The Staggered Orders strategy
Places a large amount of buy and sell orders at certain intervals, covering the orderbook from very low prices to very high prices. The range is supposed to cover all conceivable prices for as long as the user intends to run the strategy. That could be from -100x to +100x (-99% to +10000%). Profits will be made from price movements, and the strategy introduces friction to such movements. It gives markets depth, and makes them look better. It never "sells at a loss", but always at a profit.
This strategy works well on laptops and computers that aren't on(line) all the time. It works perfectly well if you run it a few times a day, once a week or once a month. More profits will likely be made if it's online all the time, but even that is not sure. It depends on market conditions.
Parameters and Configuration
- Mode: mountain, neutral, valley, buy slope, or sell slope. Explained lower.
- Spread: Spread between your highest bid and lowest ask (%)
- Increment: At which increments will orders be placed (%)
- Lower bound: How low do you expect the price to ever go? Buy orders will be placed from center price down to this price. Price of Quote asset as measured in Base asset.
- Upper bound: How high do you expect price to ever reach? Sell orders will be placed from center price up to this price. Price of Quote asset as measured in Base asset.
- Allow instant fill: When several orders fill and the price immediately returns, the bot will have to place orders that will likely fill instantly. If this option is enabled, the target spread will be recovered easily, and some immediate profit will be made. If this is disabled, the bot will have to remove some orders to get the necessary funds to keep going. Default is on, and we recommend keeping it so.
- Operational depth: Actual number of orders to maintain on the books. Instead of placing all orders to cover full range, maintain only N orders deep.
Initial orders placement
On each start the strategy checks whether there are buy and sell orders on the specified market. If there are no orders, the strategy will start to place buy and sell orders one-by-one starting from the far end (lower bound and upper bound). This should result in getting the best possible prices even if the center price isn't where expected or moves after starting.
The orders are placed on
price * (1 + increment) distance from each order. Order amounts are calculated automatically. Bigger range decreases order sizes. Smaller increment decreases order sizes.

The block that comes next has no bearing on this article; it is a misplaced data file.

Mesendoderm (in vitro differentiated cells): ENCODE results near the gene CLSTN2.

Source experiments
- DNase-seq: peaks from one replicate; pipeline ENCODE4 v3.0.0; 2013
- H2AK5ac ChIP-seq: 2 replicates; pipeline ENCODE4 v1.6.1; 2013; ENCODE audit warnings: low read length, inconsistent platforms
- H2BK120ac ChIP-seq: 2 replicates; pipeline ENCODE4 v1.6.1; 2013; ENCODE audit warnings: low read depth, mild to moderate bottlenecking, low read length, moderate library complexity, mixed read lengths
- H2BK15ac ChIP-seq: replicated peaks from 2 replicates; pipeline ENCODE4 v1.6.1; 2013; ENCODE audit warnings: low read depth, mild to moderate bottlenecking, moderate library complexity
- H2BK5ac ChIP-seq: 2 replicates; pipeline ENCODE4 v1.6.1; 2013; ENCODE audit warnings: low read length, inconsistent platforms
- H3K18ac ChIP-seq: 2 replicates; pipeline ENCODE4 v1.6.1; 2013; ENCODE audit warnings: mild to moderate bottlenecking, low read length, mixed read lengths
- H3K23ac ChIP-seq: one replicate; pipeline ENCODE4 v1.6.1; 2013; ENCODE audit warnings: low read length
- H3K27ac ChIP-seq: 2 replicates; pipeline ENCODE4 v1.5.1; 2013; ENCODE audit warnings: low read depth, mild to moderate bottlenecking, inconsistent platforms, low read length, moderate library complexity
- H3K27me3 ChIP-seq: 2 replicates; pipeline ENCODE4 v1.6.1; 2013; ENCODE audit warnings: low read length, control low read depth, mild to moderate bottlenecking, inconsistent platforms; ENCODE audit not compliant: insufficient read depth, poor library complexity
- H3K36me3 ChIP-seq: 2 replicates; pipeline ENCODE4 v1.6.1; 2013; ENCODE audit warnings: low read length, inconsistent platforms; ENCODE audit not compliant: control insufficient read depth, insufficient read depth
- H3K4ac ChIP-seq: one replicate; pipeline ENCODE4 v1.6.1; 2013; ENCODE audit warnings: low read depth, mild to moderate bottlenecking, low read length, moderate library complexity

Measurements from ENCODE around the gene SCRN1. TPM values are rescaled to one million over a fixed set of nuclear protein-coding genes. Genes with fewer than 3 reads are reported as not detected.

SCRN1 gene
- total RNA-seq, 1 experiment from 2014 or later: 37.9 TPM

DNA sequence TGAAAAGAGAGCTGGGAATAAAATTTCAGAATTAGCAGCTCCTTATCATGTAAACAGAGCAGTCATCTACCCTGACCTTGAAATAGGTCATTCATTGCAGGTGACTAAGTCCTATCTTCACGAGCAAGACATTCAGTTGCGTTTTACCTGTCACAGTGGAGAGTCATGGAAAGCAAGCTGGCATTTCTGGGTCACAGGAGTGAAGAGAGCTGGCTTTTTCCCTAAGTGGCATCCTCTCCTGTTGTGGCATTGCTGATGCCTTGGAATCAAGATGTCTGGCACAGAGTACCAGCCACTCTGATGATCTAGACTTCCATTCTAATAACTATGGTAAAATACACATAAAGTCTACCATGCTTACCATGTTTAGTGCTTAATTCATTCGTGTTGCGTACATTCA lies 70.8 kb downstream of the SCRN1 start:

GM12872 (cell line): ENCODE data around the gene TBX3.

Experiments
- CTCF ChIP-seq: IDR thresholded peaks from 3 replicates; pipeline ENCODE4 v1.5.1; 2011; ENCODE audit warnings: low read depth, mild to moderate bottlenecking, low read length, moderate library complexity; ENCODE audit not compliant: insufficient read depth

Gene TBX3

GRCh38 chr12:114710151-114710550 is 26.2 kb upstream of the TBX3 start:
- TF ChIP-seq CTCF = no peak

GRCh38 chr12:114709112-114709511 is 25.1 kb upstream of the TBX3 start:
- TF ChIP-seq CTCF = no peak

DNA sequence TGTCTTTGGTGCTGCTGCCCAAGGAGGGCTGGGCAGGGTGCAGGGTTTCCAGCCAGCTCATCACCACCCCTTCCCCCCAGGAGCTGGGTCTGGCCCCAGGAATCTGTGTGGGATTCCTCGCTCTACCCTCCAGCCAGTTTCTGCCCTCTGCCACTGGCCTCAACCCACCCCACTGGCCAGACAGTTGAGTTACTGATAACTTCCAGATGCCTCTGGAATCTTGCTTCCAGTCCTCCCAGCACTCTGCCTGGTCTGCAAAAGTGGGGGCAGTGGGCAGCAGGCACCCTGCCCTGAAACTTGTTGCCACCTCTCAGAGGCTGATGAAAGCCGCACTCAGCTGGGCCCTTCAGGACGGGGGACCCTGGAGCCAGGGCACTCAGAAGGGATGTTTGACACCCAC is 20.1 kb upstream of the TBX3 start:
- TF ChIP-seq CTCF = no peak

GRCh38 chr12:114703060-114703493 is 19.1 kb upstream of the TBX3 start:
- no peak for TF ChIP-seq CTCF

How profits are made
The bot makes orders to buy back more of what it sold, for the same total price, and to sell back all of what it bought, for a bigger price. This way every time the price moves in an opposite direction, profits are realized. As the price moves back and forth, a little or much, small profits are made and immediately reinvested to increase future profits. This can continue as long as the price ever moves anywhere, and the price stays within assigned range.
Spread, increment and profits
Increment is a distance between orders and spread is a distance between highest buy and lowest sell orders. The actual profit will not be equal to defined
spread as you may think. The profit will be somewhere between
spread - increment. Why? Because the resulting profits is a combination of spread trades and volatility trades. Lets take a look at the simple example to understand this.
- spread: 10%
- increment: 4%
- orders prices: 83 87 91 95 <center> 105 109 113 117
While price is not moving anywhere, you may take profits from
105-95 = 10), this will give the max profit %. Then imagine that buy order at
95 was filled. The next sell order will be placed at price
101. If it is also filled, the realized profit will be
101-95 = 6
Note: on significant price movements non-slope modes can actually bring bigger profit than just usual
spread - increment. This may happen because newly obtained liquidity from trades is distributed across ALL range, increasing far orders.
Fully filled order on the one side will result in placing a next closer-to-center order on the opposite side. It will be closer by